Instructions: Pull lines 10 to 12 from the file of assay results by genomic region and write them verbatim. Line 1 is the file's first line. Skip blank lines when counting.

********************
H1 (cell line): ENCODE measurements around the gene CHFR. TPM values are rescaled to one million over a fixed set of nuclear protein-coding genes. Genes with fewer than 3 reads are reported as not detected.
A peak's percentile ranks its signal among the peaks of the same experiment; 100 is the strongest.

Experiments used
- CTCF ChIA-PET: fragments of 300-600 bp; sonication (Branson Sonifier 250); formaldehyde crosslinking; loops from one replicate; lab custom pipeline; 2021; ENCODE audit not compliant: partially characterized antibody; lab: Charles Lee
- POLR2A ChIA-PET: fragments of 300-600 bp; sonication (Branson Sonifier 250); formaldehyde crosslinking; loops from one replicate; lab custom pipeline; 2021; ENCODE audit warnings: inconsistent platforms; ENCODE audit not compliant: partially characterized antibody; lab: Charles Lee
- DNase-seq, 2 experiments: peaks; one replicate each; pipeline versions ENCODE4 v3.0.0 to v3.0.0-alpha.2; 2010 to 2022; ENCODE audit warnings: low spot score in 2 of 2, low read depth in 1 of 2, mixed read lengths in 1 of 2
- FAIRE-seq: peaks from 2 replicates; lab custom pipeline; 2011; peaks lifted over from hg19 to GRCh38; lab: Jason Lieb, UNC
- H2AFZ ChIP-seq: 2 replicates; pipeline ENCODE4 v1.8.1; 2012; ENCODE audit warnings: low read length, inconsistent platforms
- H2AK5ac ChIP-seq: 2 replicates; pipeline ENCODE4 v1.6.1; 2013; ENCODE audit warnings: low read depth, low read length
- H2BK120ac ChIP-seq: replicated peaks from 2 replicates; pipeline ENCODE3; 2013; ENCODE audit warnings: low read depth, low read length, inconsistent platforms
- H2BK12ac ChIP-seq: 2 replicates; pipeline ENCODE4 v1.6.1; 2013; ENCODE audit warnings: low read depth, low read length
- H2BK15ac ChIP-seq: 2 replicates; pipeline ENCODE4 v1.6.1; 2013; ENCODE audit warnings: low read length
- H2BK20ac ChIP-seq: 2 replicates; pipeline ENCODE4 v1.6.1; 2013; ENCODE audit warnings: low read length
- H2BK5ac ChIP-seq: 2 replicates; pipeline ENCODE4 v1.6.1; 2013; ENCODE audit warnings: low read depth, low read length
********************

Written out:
- H2BK120ac ChIP-seq: replicated peaks from 2 replicates; pipeline ENCODE3; 2013; ENCODE audit warnings: low read depth, low read length, inconsistent platforms
- H2BK12ac ChIP-seq: 2 replicates; pipeline ENCODE4 v1.6.1; 2013; ENCODE audit warnings: low read depth, low read length
- H2BK15ac ChIP-seq: 2 replicates; pipeline ENCODE4 v1.6.1; 2013; ENCODE audit warnings: low read length